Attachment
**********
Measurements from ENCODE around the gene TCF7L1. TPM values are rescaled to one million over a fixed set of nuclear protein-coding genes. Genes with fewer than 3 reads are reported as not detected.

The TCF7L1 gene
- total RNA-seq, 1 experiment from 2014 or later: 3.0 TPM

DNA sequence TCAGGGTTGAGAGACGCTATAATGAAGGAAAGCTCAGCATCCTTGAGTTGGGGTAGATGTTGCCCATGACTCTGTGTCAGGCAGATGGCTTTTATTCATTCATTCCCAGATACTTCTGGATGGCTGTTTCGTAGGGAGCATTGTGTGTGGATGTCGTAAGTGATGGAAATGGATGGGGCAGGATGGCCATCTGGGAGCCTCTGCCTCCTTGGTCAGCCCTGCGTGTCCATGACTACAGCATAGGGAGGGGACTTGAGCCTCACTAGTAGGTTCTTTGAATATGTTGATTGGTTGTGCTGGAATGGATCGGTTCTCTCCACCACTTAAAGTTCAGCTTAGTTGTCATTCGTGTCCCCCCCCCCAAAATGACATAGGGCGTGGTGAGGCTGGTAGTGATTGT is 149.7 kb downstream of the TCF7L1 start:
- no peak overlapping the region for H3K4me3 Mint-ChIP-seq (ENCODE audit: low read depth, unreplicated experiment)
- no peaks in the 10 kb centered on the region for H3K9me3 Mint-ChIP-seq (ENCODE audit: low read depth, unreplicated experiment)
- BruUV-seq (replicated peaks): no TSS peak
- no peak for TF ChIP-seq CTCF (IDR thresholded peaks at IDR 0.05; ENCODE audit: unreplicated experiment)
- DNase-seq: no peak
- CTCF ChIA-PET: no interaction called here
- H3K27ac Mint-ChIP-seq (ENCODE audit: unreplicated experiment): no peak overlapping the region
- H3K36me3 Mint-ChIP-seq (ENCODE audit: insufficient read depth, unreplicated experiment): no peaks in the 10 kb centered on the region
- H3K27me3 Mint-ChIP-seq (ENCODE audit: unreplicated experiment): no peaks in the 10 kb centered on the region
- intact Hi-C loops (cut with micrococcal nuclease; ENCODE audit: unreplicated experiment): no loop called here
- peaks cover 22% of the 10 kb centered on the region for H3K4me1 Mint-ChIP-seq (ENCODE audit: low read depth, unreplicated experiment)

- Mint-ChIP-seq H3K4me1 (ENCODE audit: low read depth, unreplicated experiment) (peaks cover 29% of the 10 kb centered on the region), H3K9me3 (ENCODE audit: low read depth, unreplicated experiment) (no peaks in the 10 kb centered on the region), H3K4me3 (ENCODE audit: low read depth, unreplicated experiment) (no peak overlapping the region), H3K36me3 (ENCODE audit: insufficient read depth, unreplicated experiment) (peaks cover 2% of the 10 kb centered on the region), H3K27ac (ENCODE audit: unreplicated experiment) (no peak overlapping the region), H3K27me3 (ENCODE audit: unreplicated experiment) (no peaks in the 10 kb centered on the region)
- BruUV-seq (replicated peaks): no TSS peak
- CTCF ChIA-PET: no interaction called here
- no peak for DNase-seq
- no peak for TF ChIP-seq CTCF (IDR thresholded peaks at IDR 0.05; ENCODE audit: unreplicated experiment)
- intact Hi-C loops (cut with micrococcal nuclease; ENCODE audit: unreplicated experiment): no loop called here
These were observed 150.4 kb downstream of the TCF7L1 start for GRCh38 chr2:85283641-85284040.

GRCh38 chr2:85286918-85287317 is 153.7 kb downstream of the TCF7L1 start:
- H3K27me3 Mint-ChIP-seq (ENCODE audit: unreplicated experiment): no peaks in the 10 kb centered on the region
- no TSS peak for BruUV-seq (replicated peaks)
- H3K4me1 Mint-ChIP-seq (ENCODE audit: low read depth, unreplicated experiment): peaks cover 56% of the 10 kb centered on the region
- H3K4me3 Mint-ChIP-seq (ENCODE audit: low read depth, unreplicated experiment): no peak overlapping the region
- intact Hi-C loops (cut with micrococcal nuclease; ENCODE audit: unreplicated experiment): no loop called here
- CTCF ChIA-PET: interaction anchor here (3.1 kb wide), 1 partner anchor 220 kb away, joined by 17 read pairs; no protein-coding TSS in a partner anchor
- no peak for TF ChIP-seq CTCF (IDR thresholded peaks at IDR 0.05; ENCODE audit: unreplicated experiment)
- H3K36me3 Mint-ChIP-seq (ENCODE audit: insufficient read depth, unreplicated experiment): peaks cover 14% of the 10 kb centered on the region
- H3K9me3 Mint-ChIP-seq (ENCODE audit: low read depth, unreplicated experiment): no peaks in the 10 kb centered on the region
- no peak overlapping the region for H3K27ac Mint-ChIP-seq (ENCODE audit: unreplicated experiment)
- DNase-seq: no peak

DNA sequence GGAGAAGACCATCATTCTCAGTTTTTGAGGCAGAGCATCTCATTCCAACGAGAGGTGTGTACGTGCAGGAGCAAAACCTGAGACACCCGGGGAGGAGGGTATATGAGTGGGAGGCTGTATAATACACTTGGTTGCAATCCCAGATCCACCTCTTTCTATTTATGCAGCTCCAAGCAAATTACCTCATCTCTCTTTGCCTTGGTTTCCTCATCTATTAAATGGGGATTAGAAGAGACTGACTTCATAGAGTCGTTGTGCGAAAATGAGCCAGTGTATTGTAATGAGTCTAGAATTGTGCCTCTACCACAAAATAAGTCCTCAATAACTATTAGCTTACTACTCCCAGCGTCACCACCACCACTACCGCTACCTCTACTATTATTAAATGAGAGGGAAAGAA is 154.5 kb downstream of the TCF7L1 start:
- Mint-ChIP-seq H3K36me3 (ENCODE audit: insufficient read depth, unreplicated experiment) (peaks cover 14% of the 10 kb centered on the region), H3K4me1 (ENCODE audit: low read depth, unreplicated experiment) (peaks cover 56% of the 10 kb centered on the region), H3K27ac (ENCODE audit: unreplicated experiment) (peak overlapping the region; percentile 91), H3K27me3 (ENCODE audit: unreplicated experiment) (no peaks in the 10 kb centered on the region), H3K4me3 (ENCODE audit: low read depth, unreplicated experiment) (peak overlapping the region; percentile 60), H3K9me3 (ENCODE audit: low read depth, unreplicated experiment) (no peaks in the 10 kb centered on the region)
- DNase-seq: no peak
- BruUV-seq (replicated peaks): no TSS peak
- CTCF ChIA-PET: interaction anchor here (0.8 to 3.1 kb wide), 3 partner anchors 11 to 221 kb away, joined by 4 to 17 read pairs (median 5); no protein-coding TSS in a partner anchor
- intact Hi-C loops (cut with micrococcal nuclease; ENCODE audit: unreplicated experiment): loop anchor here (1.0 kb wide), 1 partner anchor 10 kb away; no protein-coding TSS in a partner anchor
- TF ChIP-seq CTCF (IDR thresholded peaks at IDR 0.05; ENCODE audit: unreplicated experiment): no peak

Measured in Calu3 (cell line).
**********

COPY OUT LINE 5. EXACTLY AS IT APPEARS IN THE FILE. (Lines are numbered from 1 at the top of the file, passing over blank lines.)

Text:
- no peak overlapping the region for H3K4me3 Mint-ChIP-seq (ENCODE audit: low read depth, unreplicated experiment)